Time for a quiet pint, followed by 15 noisy ones – Gareth Chilcott

I was reminded of Gareth Chilcott’s quote about beer when reading a great book that  I received for Christmas – Chris Arnot’s, Britain’s Lost Breweries and Beers. What is more inseparable than beer and England? Filled with entertaining social and economic history, it was also a poignant read as the litany of closures of many traditional brewers has left a huge gap in our cultural and physical landscape.

For centuries beers were eponymous with the towns and cities of their creation. Hoppy, golden Boddingtons helped to define Manchester just as the rich, fruity taste of Eldridge Pope’s Thomas Hardy Ale said much about Dorchester, Bass and Burton, and Vaux with Sunderland.

But this is no longer the case. Boddies is today not a Manchester brewed ale, nor is Tetley’s brewed in Leeds. Both have joined the growing list of landmark breweries that have been closing since the 1960s, often taking their much loved beers with them.

The unthinkable happened in 2006, when the last Tetley’s dray horses were put out to grass on the Pennine hillside: Charles, Prince and Jonjo. Once there had been 120. Then in 2011, Carlsberg, the dominant shareholder, called time on the Leeds base, established when Joshua Tetley acquired a brewery from William Sykes for £400 in 1832, and founded what became a Leeds institution.

Founded in 1832 by Henry Boddington, the Manchester Strangeways brewery was established on a site set up by two local grain merchants, Thomas Caister and Thomas Fry. Brewing ceased on the site in February 2005, and production of the cask conditioned beer moved to Hydes’ Brewery in Moss Side, Manchester, until it was discontinued in March 2012, ending the beer’s association with the city. Today, all that remains is the iconic chimney stack. The cream of Manchester is a straw-golden, hoppy-bitter, and one of the first beers to be packaged in cans containing a widget, giving it a creamy draught-style head.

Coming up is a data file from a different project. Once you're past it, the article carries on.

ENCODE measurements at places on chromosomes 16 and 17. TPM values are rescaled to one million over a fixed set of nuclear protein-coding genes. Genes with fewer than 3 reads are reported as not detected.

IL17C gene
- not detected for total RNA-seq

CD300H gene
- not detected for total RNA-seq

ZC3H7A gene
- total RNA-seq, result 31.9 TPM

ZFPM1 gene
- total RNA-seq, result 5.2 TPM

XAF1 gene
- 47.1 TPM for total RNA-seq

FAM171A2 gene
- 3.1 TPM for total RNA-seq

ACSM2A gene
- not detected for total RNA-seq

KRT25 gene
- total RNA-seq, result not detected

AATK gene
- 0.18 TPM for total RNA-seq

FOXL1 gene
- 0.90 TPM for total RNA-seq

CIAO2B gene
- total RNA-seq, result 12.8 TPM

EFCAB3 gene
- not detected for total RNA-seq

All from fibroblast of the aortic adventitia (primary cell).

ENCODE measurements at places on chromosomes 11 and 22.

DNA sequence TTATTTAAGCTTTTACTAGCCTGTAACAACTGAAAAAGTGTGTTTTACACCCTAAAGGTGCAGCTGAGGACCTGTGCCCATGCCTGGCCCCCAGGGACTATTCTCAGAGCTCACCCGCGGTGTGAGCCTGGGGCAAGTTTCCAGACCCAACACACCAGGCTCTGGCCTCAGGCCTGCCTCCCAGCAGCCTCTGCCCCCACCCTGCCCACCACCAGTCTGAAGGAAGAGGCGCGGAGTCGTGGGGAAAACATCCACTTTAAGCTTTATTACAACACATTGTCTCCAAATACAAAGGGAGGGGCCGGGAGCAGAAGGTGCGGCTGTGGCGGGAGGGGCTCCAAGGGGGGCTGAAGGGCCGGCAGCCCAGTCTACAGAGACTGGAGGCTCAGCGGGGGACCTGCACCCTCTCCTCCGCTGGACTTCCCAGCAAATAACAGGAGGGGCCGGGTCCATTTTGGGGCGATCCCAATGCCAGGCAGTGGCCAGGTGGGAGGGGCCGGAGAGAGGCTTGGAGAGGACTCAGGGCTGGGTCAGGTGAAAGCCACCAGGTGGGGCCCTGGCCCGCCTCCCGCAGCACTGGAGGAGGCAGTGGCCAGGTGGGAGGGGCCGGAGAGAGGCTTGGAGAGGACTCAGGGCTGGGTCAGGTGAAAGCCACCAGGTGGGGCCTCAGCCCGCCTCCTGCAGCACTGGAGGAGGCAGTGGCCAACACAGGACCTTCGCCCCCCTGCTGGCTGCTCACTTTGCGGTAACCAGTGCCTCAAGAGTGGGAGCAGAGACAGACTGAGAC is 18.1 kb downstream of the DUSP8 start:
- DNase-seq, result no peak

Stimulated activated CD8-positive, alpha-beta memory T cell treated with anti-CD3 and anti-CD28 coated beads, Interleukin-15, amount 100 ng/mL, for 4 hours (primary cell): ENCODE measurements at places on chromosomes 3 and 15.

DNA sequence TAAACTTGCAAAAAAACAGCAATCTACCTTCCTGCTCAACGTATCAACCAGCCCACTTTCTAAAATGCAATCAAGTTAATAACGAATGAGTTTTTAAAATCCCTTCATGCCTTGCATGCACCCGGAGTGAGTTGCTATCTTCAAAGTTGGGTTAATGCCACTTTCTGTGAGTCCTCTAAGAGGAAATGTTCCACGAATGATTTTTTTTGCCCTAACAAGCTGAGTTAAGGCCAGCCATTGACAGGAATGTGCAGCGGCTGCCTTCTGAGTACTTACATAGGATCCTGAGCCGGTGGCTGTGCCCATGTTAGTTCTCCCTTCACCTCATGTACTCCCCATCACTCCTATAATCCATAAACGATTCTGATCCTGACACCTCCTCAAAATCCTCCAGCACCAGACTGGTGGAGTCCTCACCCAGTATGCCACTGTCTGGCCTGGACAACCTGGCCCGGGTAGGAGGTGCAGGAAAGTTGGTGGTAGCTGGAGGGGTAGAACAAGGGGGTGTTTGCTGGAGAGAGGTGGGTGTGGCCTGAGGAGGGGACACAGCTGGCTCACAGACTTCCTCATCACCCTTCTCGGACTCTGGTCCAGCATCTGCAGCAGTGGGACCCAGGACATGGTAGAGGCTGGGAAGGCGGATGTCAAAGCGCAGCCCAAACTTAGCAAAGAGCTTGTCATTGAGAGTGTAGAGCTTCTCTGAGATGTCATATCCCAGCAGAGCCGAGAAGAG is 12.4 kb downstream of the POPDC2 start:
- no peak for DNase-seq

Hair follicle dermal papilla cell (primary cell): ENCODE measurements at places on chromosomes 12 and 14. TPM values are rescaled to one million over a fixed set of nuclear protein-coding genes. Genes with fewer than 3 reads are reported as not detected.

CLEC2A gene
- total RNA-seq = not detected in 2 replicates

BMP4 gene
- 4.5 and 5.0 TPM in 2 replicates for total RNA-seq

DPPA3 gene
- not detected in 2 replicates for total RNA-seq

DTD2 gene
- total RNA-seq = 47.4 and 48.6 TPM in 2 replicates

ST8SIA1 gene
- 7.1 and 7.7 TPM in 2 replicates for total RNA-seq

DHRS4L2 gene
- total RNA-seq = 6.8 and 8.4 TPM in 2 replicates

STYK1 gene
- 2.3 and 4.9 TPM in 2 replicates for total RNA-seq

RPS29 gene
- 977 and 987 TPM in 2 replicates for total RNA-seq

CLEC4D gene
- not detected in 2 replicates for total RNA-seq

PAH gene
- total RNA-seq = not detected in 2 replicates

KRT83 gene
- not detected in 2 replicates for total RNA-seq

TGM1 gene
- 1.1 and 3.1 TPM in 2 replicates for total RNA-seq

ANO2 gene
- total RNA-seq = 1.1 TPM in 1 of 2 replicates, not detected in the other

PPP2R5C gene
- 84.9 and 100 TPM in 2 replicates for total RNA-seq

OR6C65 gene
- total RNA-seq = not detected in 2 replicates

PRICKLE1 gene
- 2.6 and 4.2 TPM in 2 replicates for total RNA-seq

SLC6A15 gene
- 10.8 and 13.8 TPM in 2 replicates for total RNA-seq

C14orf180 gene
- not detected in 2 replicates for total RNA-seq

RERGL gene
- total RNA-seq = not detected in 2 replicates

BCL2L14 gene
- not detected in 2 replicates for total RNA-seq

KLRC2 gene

It was around the same time that Coronation Street came to my attention in the mid-1970s that Boddies also became an integral part of my life. Ena Sharples, Minnie Caldwell and Martha Longhurst were frequently shown sipping milk stout whilst gossiping under their hairnets in the snug at The Rovers Return, and a lifestyle as Northern as Newton & Ridleys.

Today, there are twenty million pints downed per day, but we’re consuming less beer than at any time since the Great Depression of the 1930s. In the second quarter of 2012, pint sales were down almost 10%, and ten thousand pubs – in which beer accounts for around 60% of alcohol sales – have closed since 2000. We’re losing the pub as a community hub, where people enjoy a beer and a chat together

It would appear that our national drink, English bitter, is in seemingly irreversible decline. The UK beer market is now dominated by the big keg lagers such as Carling and Foster’s – which for the sake of shelf life get filtered or pasteurised after brewing to kill off the yeast, then injected with CO2 in an effort to give them back some semblance of life. Besides this, traditional bitters are not on the drinking agendas of the 17 to 25 year old drinkers, new lifestyle choices and consequential shifts in demand have played a part in the decline.

Merger activity has accelerated hand-in-hand with globalisation of production, driven by the search for increased economies of scale and larger markets. The world’s four biggest brewers – Belgium based Anheuser-Busch InBev, London based SAB Miller, the Dutch brewer Heineken, and Denmark’s Carlsberg – now account for over half the global market for beer. Back in 2000, the top 10 brewers accounted for fewer than 40% of global beer sales.